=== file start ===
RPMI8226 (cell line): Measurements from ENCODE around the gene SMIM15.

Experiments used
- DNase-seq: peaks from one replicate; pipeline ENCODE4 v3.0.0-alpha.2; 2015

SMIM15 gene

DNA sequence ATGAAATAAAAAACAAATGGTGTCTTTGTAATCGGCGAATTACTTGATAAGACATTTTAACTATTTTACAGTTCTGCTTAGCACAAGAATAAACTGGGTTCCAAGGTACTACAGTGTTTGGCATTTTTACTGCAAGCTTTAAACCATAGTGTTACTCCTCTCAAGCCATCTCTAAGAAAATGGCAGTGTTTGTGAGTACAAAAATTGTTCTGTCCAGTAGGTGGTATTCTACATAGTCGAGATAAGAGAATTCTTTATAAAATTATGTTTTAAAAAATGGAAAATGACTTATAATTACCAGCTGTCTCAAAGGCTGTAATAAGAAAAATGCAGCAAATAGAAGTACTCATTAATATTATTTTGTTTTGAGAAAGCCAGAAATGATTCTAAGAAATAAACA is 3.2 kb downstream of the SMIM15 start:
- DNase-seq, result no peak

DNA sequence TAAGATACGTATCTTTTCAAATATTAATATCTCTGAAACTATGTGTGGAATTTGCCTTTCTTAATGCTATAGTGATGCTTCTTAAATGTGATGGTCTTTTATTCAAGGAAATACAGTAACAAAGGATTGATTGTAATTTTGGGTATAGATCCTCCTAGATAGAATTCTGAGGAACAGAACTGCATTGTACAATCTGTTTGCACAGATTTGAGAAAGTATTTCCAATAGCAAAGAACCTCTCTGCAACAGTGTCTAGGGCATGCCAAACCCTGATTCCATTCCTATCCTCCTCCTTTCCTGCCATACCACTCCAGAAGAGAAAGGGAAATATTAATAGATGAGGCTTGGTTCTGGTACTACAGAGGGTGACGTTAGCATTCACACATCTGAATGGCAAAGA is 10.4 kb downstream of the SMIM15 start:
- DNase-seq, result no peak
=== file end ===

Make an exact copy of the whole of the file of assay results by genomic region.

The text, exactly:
RPMI8226 (cell line): Measurements from ENCODE around the gene SMIM15.

Experiments used
- DNase-seq: peaks from one replicate; pipeline ENCODE4 v3.0.0-alpha.2; 2015

SMIM15 gene

DNA sequence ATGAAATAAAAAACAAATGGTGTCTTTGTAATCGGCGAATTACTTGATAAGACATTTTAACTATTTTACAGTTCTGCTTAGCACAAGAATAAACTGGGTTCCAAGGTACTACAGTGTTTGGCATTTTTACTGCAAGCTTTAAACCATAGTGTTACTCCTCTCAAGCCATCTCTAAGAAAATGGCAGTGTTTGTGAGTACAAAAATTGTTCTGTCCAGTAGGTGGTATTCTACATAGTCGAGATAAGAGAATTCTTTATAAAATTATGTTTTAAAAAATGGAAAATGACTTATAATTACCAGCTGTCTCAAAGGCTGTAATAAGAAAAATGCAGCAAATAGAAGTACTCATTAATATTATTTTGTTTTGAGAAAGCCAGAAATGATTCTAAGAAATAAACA is 3.2 kb downstream of the SMIM15 start:
- DNase-seq, result no peak

DNA sequence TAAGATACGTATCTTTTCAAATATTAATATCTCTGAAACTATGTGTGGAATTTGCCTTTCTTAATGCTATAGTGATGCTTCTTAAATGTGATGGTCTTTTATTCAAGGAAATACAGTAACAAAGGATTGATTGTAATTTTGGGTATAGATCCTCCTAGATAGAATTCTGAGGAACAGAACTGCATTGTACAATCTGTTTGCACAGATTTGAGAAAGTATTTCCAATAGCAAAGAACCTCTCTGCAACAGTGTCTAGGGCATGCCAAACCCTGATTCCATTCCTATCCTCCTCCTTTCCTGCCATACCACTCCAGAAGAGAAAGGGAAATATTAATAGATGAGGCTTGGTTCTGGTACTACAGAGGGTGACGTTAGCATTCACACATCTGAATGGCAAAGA is 10.4 kb downstream of the SMIM15 start:
- DNase-seq, result no peak